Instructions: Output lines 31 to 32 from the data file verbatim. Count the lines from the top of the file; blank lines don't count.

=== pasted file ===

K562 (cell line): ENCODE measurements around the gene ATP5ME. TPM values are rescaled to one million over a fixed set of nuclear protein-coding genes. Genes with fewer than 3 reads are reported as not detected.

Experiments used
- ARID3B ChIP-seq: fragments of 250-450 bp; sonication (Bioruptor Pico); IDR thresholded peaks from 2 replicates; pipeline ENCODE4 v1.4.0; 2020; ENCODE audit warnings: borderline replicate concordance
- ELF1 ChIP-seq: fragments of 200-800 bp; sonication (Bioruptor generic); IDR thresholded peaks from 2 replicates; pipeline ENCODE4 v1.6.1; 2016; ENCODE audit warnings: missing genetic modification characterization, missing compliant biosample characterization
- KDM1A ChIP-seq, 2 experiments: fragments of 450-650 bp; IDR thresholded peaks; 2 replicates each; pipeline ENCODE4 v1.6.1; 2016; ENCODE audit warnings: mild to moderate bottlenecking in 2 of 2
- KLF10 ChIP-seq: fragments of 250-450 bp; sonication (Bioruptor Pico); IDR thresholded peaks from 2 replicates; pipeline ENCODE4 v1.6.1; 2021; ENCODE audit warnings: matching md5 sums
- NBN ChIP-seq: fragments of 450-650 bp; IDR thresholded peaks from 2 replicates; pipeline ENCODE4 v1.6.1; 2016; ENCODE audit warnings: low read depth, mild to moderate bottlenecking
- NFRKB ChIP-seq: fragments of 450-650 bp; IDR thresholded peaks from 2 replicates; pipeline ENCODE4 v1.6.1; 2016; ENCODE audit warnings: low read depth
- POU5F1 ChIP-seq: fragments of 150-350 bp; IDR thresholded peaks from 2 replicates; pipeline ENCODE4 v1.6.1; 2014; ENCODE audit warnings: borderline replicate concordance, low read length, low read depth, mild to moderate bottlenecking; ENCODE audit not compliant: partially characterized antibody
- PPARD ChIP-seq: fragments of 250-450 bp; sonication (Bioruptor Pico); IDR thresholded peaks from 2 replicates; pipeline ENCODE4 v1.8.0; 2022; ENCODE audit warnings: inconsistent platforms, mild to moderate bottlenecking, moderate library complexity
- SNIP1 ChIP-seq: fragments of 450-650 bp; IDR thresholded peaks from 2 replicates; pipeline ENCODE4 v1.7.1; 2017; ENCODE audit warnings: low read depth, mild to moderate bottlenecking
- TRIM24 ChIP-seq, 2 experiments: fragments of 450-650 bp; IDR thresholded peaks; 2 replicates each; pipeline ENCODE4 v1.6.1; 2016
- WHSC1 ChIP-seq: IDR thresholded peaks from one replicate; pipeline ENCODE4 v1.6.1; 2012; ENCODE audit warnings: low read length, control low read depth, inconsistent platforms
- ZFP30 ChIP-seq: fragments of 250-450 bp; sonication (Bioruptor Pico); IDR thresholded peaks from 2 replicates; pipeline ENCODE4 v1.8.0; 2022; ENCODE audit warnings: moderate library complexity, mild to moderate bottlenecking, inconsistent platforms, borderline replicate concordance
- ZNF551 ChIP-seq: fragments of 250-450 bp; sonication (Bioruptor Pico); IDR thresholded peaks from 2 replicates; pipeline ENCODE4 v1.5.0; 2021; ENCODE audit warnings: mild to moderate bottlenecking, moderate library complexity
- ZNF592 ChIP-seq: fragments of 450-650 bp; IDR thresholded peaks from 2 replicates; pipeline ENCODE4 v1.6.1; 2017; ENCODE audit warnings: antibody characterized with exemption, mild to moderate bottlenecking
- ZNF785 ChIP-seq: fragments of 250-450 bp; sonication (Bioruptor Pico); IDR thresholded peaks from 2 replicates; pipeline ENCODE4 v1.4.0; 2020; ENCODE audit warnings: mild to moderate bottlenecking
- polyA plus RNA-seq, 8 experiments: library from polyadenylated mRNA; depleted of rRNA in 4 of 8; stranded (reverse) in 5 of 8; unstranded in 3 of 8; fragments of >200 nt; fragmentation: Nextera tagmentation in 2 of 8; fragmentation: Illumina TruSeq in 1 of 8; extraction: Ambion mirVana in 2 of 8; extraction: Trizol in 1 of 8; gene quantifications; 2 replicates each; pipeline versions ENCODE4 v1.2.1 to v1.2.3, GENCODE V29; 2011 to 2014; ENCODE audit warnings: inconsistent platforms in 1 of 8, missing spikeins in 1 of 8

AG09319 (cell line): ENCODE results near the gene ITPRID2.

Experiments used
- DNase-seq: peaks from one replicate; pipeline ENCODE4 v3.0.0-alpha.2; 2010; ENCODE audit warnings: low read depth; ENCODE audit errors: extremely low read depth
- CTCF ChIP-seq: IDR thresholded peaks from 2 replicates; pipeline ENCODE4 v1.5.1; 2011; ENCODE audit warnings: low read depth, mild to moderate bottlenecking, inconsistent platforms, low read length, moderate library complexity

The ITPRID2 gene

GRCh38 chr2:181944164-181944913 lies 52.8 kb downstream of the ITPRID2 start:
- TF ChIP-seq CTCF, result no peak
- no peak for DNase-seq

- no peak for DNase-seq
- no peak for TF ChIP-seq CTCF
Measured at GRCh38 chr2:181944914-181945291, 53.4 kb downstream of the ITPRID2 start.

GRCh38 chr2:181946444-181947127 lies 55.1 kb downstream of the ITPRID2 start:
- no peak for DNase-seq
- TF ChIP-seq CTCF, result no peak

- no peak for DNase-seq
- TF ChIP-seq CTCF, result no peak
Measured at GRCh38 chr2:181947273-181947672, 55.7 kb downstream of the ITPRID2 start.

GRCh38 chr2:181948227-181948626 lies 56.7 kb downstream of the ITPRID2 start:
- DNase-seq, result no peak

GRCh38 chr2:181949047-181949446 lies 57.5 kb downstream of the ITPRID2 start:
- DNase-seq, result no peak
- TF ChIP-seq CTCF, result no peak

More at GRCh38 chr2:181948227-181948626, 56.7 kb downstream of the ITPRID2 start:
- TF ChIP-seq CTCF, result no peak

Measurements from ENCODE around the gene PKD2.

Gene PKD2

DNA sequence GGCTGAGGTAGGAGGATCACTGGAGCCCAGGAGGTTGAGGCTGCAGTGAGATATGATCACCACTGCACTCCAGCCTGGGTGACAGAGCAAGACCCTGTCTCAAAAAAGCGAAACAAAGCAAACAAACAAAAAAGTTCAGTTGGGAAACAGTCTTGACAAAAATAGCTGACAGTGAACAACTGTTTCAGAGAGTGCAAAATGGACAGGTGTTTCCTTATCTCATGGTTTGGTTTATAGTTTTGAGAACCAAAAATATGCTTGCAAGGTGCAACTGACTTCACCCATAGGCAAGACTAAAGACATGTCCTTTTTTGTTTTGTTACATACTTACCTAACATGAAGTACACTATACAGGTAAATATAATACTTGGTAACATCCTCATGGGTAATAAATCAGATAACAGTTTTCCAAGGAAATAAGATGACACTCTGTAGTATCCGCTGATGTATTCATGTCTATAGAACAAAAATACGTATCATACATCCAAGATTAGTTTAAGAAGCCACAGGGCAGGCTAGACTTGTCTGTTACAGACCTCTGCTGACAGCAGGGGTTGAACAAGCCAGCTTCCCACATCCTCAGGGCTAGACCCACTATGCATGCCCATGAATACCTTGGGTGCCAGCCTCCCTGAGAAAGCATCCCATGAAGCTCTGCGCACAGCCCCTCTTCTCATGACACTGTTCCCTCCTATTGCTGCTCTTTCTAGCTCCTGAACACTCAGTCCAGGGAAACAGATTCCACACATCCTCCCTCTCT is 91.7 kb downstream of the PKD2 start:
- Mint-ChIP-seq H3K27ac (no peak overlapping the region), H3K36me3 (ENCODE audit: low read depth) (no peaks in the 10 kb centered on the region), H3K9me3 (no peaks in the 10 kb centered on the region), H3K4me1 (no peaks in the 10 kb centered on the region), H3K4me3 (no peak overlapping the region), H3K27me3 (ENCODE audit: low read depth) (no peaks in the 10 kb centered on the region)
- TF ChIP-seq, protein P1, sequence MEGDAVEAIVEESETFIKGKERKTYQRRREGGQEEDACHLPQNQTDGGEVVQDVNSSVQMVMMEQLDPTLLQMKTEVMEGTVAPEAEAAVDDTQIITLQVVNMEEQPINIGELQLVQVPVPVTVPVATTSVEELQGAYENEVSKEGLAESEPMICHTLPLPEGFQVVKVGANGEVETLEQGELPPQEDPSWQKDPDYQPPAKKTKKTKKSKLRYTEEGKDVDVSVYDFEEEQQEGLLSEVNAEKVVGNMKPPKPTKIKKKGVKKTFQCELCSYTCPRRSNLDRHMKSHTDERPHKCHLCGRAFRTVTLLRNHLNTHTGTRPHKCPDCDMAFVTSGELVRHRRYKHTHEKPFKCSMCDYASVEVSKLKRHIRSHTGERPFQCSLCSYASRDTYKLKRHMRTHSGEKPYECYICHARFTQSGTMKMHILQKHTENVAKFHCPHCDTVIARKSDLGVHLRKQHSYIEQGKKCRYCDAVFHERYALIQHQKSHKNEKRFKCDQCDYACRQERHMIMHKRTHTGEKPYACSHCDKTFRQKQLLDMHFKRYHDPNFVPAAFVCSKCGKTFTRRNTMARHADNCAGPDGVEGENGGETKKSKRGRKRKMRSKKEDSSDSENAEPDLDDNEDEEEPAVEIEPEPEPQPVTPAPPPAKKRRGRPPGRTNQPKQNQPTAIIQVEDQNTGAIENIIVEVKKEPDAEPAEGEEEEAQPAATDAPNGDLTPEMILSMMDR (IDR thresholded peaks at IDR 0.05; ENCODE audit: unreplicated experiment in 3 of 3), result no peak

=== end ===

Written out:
- no peak for DNase-seq
- TF ChIP-seq CTCF, result no peak